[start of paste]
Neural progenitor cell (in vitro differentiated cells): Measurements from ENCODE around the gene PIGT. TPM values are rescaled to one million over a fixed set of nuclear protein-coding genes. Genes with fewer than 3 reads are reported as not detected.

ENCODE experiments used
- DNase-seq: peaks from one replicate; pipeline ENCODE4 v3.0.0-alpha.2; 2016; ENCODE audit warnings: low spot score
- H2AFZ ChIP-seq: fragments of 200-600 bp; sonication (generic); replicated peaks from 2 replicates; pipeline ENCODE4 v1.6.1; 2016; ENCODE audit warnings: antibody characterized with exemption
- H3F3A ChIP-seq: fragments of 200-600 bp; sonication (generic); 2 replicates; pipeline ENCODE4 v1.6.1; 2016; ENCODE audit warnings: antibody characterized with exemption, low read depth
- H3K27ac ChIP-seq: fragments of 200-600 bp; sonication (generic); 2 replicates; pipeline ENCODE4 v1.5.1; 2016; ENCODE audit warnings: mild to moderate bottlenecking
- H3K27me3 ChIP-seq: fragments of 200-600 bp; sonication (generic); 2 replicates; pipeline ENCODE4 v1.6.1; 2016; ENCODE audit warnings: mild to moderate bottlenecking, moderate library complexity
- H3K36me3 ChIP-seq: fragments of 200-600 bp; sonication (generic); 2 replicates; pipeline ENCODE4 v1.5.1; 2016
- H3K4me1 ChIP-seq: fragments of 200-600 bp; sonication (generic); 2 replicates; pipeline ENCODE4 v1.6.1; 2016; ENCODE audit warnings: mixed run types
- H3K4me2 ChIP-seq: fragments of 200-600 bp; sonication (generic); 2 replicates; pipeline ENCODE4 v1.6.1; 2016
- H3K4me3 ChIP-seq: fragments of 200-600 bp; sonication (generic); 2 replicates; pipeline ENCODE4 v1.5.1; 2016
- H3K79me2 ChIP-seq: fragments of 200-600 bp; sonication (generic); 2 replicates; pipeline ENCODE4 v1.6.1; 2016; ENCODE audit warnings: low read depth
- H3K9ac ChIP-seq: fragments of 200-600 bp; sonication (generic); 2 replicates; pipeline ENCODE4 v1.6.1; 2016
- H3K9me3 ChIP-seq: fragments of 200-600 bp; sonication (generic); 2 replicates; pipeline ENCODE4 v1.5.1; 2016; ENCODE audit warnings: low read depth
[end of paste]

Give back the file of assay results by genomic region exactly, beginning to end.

Neural progenitor cell (in vitro differentiated cells): Measurements from ENCODE around the gene PIGT. TPM values are rescaled to one million over a fixed set of nuclear protein-coding genes. Genes with fewer than 3 reads are reported as not detected.

ENCODE experiments used
- DNase-seq: peaks from one replicate; pipeline ENCODE4 v3.0.0-alpha.2; 2016; ENCODE audit warnings: low spot score
- H2AFZ ChIP-seq: fragments of 200-600 bp; sonication (generic); replicated peaks from 2 replicates; pipeline ENCODE4 v1.6.1; 2016; ENCODE audit warnings: antibody characterized with exemption
- H3F3A ChIP-seq: fragments of 200-600 bp; sonication (generic); 2 replicates; pipeline ENCODE4 v1.6.1; 2016; ENCODE audit warnings: antibody characterized with exemption, low read depth
- H3K27ac ChIP-seq: fragments of 200-600 bp; sonication (generic); 2 replicates; pipeline ENCODE4 v1.5.1; 2016; ENCODE audit warnings: mild to moderate bottlenecking
- H3K27me3 ChIP-seq: fragments of 200-600 bp; sonication (generic); 2 replicates; pipeline ENCODE4 v1.6.1; 2016; ENCODE audit warnings: mild to moderate bottlenecking, moderate library complexity
- H3K36me3 ChIP-seq: fragments of 200-600 bp; sonication (generic); 2 replicates; pipeline ENCODE4 v1.5.1; 2016
- H3K4me1 ChIP-seq: fragments of 200-600 bp; sonication (generic); 2 replicates; pipeline ENCODE4 v1.6.1; 2016; ENCODE audit warnings: mixed run types
- H3K4me2 ChIP-seq: fragments of 200-600 bp; sonication (generic); 2 replicates; pipeline ENCODE4 v1.6.1; 2016
- H3K4me3 ChIP-seq: fragments of 200-600 bp; sonication (generic); 2 replicates; pipeline ENCODE4 v1.5.1; 2016
- H3K79me2 ChIP-seq: fragments of 200-600 bp; sonication (generic); 2 replicates; pipeline ENCODE4 v1.6.1; 2016; ENCODE audit warnings: low read depth
- H3K9ac ChIP-seq: fragments of 200-600 bp; sonication (generic); 2 replicates; pipeline ENCODE4 v1.6.1; 2016
- H3K9me3 ChIP-seq: fragments of 200-600 bp; sonication (generic); 2 replicates; pipeline ENCODE4 v1.5.1; 2016; ENCODE audit warnings: low read depth